There are countless well-known quotations about music.
One that I’m particularly fond of is “After silence, that which comes nearest to expressing the inexpressible is music” from writer and philosopher, Aldous Huxley.
Despite my being unable to sing a tuneful note or master even the most basic instrument, I’ve been passionately fond of music from an early age.
My trusty ipod is filled with an eclectic mix of classical music, operatic arias, blues, soul, rock, jazz and folk, not to mention a broad selection of what’s nowadays described as world music.
One of the great delights in life is discovering something new, some genre or artist previously not encountered, that throws open a portal to an entirely different area of enjoyment.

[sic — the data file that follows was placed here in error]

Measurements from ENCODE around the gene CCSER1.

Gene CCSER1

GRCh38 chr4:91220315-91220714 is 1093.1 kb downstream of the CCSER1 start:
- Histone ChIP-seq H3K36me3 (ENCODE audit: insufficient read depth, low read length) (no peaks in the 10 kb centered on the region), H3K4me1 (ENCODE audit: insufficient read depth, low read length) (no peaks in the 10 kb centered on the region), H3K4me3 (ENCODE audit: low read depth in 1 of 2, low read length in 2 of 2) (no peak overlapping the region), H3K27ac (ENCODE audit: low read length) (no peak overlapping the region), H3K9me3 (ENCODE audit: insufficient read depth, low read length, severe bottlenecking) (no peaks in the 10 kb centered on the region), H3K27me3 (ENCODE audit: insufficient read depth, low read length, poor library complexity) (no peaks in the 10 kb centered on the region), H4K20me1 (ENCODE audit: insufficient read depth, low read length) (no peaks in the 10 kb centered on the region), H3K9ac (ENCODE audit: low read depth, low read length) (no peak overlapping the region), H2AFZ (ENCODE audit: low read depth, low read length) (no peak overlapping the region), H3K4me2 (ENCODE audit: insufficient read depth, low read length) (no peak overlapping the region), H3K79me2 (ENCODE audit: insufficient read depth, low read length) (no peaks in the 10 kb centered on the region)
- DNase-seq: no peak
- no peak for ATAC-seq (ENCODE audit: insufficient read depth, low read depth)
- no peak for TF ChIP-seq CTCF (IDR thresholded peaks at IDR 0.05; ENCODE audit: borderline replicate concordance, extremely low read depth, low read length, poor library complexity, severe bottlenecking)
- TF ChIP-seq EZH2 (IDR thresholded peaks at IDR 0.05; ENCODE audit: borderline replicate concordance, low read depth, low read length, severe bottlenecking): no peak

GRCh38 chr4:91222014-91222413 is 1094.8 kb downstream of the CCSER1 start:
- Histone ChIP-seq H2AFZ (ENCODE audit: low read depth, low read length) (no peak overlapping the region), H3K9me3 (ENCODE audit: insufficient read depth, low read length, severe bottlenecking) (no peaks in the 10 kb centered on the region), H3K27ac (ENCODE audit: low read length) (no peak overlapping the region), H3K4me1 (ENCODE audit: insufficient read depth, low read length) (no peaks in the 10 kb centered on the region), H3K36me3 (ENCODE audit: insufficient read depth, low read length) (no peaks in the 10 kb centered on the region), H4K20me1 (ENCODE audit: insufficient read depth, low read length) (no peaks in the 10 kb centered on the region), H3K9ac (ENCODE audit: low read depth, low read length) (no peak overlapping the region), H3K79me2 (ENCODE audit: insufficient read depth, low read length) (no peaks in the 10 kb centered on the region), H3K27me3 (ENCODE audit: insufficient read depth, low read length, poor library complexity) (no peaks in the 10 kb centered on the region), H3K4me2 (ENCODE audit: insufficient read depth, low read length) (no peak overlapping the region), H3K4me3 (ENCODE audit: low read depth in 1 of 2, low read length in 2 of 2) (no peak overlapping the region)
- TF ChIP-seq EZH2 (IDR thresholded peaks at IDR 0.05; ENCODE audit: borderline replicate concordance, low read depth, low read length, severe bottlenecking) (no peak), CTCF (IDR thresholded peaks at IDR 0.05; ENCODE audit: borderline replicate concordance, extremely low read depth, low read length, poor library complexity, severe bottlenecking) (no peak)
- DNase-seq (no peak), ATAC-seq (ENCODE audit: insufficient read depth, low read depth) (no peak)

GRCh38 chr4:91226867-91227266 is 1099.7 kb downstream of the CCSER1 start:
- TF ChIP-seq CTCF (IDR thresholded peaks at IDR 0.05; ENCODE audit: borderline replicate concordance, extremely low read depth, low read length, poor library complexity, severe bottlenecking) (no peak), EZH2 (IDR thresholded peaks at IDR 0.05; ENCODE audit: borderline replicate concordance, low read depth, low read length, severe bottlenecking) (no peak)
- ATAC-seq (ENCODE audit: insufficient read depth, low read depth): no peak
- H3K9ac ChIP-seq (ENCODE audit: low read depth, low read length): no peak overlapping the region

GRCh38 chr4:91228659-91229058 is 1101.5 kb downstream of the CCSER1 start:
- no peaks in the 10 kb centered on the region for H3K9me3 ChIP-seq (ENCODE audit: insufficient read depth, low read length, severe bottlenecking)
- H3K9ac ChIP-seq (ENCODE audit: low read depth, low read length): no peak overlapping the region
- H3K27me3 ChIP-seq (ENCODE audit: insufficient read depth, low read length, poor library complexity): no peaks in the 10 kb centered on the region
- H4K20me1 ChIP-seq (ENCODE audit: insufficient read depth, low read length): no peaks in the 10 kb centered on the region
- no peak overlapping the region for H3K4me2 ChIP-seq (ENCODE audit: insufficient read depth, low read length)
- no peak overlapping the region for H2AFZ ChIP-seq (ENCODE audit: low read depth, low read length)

Back in my thirties it was the heart-wrenching songs of Melanie Safka, Van Morrison, Aretha Franklin and Bob Seger that thrilled me.
Later the classically-trained voices of Placido Domingo, Jussi Bjorling, Mirella Freni and Frederica Von Stadt brought a huge adrenaline rush but in recent years
my musical preferences have become more wide-ranging.
The wonderful Cesaria Evora was my introduction to the uplifting music of Cabo Verde, Mercedes Sosa to dark soul of South America, Salif Kieta to the atavistic rhythms of Africa and Marta Sebestyen to the haunting melodies of eastern Europe.
A few years ago I was introduced to the music of the singer whose voice I want to share with you today.
Olivia Chaney’s voice is unforgettable and has that special quality that seizes the attention and refuses to let go.
Three years ago, my wife, Jane, at that time working for the Guernsey Arts Commission, brought Olivia to the island to sing at a poetry and music event in St Peter Port. Her performance was sensational.
Born in Florence, Italy, Olivia grew up in Oxford, studying composition, piano, cello and voice. In 2013 she was nominated for two BBC Radio 2 Folk Awards.
Her first solo CD is due out this year. Here’s a preview of what you might find on it.
Click on the links: